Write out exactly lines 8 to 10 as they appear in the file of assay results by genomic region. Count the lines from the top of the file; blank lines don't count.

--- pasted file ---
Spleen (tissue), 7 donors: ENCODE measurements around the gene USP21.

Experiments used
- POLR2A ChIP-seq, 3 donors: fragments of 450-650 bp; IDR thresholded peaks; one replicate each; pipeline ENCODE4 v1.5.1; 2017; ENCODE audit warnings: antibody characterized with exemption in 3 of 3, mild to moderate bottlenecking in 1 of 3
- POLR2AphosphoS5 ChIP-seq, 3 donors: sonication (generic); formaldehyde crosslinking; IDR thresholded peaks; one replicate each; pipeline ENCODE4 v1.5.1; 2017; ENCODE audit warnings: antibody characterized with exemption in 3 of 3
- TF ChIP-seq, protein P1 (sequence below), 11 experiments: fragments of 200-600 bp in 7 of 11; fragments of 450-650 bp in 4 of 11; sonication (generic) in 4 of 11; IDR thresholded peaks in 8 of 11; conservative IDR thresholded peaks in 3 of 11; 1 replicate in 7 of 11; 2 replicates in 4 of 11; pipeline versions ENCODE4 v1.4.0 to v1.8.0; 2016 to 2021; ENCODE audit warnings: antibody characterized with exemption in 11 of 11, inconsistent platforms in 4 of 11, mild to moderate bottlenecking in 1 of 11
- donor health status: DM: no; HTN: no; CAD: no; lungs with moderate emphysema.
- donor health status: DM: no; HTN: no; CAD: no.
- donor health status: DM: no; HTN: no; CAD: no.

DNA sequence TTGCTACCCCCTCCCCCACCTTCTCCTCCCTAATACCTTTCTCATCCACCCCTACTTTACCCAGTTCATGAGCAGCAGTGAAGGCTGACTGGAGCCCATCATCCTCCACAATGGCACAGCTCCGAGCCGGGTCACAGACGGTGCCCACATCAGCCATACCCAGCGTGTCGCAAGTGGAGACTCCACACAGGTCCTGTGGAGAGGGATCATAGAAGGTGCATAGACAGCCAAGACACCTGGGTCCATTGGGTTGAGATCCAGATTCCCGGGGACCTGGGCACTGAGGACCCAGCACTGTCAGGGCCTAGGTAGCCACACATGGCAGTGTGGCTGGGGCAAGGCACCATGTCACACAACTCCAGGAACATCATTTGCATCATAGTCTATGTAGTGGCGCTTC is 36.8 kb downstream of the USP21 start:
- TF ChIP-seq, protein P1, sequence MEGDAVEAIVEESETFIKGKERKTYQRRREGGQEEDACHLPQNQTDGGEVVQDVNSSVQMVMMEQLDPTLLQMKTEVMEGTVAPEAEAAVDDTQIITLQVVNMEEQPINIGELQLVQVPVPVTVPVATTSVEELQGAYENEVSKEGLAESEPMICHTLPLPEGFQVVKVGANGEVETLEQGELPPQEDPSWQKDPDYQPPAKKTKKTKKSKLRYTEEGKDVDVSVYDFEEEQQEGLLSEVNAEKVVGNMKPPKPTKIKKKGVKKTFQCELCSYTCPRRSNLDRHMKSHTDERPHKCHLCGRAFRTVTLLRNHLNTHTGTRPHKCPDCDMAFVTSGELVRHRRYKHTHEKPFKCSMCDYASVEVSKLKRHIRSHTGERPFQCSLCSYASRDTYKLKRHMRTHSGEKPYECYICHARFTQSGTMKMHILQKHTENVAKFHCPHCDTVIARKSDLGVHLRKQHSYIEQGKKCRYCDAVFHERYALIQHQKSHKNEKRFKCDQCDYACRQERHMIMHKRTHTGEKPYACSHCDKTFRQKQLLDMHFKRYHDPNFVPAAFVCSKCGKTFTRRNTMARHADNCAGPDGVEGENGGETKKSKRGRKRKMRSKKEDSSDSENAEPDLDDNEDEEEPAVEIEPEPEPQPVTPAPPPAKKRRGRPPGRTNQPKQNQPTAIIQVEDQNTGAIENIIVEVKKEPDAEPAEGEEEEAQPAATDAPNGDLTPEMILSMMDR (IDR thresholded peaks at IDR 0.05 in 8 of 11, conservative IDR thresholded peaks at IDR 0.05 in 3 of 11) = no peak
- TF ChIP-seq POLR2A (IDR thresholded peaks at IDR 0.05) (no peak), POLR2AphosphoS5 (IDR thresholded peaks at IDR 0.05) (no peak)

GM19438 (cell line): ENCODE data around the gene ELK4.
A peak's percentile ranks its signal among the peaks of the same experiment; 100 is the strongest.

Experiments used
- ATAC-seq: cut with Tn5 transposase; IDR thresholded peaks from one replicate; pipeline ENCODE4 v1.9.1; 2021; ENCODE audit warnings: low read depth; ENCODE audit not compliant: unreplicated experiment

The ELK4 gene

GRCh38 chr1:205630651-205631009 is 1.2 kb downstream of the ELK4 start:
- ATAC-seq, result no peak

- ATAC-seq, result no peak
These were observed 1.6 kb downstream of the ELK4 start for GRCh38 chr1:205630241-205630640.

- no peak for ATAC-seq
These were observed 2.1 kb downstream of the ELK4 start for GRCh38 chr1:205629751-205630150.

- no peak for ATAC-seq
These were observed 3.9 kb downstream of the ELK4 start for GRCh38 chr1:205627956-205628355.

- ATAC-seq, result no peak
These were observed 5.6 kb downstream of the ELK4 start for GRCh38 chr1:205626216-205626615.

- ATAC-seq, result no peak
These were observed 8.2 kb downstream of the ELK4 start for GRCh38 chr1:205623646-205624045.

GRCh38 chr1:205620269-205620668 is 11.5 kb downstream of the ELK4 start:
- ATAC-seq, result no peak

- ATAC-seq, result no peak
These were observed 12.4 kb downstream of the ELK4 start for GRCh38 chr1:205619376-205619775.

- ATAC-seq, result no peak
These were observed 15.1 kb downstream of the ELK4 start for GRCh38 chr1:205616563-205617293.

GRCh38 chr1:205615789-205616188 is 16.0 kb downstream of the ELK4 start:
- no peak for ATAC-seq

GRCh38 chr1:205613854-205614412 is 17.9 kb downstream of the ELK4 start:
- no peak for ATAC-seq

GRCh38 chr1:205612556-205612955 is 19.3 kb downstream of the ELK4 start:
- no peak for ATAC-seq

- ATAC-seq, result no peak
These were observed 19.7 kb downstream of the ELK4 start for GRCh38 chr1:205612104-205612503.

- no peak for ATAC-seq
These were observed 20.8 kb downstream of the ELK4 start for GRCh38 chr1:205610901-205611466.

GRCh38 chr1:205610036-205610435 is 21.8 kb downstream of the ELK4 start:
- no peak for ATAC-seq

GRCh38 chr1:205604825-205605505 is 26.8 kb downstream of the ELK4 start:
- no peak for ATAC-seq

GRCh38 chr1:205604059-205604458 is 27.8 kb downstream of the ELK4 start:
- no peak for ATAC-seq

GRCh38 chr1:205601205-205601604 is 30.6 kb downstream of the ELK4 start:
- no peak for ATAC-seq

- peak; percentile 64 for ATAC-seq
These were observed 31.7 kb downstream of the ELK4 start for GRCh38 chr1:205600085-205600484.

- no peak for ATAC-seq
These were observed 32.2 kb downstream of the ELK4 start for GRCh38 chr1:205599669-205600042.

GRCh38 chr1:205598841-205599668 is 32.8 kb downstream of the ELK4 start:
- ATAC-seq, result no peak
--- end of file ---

- donor health status: DM: no; HTN: no; CAD: no.

DNA sequence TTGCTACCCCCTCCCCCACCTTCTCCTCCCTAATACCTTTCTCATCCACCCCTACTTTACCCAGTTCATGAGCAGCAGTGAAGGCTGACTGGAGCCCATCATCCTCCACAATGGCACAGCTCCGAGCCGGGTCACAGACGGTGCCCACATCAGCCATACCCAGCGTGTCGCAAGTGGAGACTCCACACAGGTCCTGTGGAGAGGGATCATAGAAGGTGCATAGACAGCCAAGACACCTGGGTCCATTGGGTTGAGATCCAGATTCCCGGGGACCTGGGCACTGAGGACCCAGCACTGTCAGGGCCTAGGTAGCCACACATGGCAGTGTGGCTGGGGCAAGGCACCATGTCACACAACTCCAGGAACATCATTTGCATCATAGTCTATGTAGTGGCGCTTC is 36.8 kb downstream of the USP21 start:
- TF ChIP-seq, protein P1, sequence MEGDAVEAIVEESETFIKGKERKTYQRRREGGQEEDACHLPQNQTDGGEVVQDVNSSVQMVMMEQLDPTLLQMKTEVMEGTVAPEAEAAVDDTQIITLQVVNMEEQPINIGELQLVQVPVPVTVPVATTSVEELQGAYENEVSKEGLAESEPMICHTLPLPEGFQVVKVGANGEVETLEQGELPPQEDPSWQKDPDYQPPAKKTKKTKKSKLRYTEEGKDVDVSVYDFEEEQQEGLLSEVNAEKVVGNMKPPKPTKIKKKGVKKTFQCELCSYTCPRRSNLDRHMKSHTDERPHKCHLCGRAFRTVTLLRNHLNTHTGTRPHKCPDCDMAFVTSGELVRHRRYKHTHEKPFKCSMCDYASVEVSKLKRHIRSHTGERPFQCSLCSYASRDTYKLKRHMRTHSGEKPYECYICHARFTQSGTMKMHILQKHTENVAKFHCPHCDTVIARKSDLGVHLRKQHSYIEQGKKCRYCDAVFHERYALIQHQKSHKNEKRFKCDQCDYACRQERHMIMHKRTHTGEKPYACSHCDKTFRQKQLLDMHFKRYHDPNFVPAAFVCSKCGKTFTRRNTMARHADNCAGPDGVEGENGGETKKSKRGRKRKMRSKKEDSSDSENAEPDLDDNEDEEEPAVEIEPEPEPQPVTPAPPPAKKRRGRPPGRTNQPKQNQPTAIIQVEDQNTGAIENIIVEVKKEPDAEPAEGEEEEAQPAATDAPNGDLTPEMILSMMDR (IDR thresholded peaks at IDR 0.05 in 8 of 11, conservative IDR thresholded peaks at IDR 0.05 in 3 of 11) = no peak